July 14, 2024

Holistic Pulse

Healthcare is more important

An Unseen State Of Emergency In Healthcare

5 min read

Camellia Chan is the CEO and Cofounder of Flexxon, a next-generation hardware cybersecurity solutions provider with a global presence.

The healthcare industry has long been a prime target for cybercriminals, and the Change Healthcare attack has once again highlighted the industry’s vulnerability. As digital transformation continues to reshape the healthcare sector, the industry grapples with an ever-evolving threat where sophisticated attacks can have devastating consequences for patient care, financial stability and organizational reputation.

In February 2024, UnitedHealth Group, the parent company of Change Healthcare, disclosed a major cyberattack that had disrupted the latter’s operations—a vital component of the healthcare giant’s claims processing and revenue cycle management services. Change Healthcare, which processes billions of billing transactions annually, found itself at the epicenter of a widespread crisis that reverberated across the healthcare ecosystem.

Security Vulnerabilities: Human Error And Software Flaws

The investigation into the breach revealed a troubling combination of security vulnerabilities. Firstly, the attackers were able to exploit a software vulnerability, highlighting the healthcare industry’s struggle to maintain up-to-date cybersecurity measures. Despite the availability of security updates, many healthcare organizations often lag behind in implementing them, leaving their systems exposed to known exploits.

Secondly, the breach also underscored the human element in cybersecurity risks. According to reports, the attackers were able to gain access to the network through compromised employee credentials. Social engineering tactics can leverage the inherent vulnerabilities of human behavior, where even the most security-conscious individuals could fall victim to sophisticated manipulation techniques.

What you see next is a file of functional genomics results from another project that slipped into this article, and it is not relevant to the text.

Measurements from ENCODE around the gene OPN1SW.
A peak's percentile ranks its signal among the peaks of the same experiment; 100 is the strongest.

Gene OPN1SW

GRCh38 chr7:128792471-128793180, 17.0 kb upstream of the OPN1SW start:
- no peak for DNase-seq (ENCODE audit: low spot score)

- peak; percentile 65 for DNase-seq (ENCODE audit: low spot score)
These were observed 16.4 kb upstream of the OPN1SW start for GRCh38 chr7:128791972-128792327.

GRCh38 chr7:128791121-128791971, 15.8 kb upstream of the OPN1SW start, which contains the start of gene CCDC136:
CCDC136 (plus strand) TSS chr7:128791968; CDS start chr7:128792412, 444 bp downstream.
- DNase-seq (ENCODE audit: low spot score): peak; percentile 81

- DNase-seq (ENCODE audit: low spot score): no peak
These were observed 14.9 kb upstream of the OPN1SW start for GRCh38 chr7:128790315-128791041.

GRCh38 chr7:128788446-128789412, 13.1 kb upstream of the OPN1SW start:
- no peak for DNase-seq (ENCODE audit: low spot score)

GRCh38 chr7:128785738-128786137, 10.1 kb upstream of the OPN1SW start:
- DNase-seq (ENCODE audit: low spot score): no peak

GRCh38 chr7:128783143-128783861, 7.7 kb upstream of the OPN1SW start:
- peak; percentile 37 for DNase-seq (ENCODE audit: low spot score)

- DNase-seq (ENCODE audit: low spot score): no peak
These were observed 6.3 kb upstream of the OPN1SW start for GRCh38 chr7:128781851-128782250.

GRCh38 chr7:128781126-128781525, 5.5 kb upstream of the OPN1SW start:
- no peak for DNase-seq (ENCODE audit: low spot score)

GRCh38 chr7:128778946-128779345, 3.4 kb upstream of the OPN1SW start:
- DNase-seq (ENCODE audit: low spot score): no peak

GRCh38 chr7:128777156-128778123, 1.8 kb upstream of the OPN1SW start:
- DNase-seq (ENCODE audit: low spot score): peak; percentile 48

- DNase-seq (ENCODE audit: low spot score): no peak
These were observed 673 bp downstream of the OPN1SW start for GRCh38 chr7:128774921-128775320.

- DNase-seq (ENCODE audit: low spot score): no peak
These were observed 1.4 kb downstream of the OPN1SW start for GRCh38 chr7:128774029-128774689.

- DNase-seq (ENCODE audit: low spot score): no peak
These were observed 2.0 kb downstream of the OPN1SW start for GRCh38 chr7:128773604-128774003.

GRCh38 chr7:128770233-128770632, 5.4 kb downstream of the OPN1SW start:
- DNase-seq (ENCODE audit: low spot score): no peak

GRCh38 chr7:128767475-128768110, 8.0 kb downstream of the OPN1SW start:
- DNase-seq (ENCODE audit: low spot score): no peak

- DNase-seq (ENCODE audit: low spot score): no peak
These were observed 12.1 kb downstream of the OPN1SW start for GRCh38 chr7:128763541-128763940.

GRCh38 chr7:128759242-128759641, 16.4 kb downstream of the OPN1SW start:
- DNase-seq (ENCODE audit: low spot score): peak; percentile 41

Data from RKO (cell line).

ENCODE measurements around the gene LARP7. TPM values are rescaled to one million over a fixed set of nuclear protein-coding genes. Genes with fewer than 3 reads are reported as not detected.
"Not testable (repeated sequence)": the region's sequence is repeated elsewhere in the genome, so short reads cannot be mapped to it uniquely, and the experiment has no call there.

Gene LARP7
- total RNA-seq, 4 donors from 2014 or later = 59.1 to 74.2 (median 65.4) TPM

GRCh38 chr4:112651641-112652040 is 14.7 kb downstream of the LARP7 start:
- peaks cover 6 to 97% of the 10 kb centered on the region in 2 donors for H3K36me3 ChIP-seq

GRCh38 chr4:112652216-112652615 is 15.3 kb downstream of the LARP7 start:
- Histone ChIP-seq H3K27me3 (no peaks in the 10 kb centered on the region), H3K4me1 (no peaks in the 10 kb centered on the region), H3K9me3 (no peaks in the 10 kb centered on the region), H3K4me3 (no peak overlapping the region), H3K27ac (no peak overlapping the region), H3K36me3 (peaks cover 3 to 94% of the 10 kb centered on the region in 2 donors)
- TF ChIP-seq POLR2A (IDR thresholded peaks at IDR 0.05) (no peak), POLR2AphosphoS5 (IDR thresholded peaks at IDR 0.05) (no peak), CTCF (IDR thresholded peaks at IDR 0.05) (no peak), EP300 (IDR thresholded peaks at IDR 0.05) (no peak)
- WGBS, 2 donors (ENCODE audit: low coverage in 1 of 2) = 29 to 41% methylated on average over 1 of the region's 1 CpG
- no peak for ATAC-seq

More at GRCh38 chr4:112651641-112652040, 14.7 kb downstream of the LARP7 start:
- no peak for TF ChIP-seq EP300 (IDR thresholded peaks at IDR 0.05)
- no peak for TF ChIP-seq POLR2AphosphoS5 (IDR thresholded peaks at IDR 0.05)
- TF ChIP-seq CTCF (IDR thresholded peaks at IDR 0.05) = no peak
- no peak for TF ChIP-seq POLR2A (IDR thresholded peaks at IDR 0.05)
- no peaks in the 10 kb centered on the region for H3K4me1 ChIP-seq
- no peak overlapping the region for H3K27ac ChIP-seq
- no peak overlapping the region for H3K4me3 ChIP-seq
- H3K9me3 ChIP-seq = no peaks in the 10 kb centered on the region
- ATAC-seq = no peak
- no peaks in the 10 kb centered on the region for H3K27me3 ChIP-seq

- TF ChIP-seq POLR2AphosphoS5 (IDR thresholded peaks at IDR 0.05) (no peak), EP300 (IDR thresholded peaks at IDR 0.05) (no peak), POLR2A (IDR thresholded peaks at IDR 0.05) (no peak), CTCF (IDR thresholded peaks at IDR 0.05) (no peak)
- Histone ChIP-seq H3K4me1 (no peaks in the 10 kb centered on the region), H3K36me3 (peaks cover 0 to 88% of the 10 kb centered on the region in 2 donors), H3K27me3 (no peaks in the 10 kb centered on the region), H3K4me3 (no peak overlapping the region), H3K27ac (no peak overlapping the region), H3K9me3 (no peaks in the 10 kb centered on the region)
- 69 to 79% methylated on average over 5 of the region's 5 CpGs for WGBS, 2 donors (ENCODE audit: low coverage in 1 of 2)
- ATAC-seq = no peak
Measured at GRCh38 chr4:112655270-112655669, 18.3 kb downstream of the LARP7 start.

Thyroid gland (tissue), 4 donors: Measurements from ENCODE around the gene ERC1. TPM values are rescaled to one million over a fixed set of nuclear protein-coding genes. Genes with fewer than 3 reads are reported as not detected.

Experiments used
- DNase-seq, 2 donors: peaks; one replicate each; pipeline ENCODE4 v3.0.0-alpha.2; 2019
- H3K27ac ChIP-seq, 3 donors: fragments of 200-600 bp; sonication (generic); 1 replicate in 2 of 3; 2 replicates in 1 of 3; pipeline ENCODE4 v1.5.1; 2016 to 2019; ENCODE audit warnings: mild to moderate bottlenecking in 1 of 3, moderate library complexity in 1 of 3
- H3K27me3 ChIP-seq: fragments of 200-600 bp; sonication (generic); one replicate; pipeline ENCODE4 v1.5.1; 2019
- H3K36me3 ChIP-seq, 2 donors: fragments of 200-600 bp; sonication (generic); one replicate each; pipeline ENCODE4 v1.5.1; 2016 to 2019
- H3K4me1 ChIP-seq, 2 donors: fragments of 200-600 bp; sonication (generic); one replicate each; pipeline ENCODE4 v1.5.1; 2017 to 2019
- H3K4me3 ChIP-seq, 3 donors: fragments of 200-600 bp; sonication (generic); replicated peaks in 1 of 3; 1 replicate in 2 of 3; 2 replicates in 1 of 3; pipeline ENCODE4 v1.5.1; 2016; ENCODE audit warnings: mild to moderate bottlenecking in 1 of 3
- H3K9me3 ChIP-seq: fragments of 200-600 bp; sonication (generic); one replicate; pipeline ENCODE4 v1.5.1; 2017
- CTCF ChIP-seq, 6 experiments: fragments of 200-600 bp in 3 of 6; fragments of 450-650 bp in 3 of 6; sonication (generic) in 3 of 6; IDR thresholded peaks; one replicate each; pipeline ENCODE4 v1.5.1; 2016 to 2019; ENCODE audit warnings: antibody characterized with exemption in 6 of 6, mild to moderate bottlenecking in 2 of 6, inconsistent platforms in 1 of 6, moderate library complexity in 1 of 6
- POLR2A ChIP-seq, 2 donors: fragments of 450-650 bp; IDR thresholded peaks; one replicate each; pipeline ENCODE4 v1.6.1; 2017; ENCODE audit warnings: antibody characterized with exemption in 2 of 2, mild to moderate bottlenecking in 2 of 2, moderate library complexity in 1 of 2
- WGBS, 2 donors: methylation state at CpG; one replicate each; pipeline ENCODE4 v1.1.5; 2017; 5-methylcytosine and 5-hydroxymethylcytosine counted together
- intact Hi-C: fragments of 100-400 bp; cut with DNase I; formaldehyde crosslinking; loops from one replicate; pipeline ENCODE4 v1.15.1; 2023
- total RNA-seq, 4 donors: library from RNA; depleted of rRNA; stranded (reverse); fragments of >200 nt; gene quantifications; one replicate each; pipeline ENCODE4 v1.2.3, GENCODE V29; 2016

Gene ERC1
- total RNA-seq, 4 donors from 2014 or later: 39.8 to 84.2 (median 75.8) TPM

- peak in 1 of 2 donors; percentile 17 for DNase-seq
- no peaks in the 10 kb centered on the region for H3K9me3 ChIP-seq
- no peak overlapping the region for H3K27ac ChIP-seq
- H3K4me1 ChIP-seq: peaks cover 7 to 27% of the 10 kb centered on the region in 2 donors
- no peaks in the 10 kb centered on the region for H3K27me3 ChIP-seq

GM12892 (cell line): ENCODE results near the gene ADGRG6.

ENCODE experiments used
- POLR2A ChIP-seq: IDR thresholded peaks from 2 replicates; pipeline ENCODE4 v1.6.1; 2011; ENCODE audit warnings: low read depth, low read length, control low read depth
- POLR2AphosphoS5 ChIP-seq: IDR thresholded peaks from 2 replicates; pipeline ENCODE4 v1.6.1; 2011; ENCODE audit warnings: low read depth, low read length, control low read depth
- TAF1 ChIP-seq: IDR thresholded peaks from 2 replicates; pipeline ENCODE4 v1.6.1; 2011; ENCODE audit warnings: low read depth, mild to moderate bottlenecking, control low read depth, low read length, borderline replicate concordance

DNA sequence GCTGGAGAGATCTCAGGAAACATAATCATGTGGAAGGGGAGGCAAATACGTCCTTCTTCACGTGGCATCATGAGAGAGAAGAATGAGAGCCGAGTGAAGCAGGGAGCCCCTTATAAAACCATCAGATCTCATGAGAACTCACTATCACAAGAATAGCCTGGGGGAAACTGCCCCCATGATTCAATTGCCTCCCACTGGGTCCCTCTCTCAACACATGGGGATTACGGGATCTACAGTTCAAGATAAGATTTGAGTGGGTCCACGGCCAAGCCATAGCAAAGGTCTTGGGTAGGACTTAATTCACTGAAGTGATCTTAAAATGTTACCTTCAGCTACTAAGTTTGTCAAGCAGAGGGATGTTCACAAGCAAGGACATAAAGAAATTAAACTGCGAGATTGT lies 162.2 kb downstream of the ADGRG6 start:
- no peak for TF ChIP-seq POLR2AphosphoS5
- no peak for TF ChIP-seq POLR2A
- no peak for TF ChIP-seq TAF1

The Impact: Disrupted Patient Care, Financial Losses And Reputational Damage

The consequences of the cyberattack were far-reaching and profound. One of the most tangible impacts was the disruption to patient care. With the company’s systems locked down, healthcare providers found themselves unable to access patient records, fill prescriptions or process insurance claims. This logistical nightmare left patients facing delayed or interrupted treatment, potentially jeopardizing their health and well-being.

The financial toll of the breach was also significant. According to a survey by the American Hospital Association (via Fierce Healthcare), “94% of hospitals reported some financial impact stemming from what the trade group is calling ‘the most significant and consequential cyberattack’ on healthcare in the country’s history.” Providers struggled to maintain their revenue cycles, leading to delayed payments and cash flow issues. Additionally, the costs of responding to the incident—including forensic investigations, system restoration and regulatory compliance—added to the financial burden shouldered by healthcare organizations.

Beyond the immediate operational and financial impacts, the breach also inflicted reputational damage on the industry. The high-profile nature of the attack, coupled with the sensitivity of the compromised data, eroded public trust in the healthcare system’s ability to safeguard sensitive patient information.

Disruption And Recovery: The Uphill Battle

The aftermath of the cyberattack highlights the immense challenge of quickly recovering from such a significant disruption. Despite UnitedHealth Group’s efforts to disburse more than $3.3 billion in financial assistance to affected providers, the company acknowledged that the disruptions could persist—underscoring the complexity of restoring normal operations.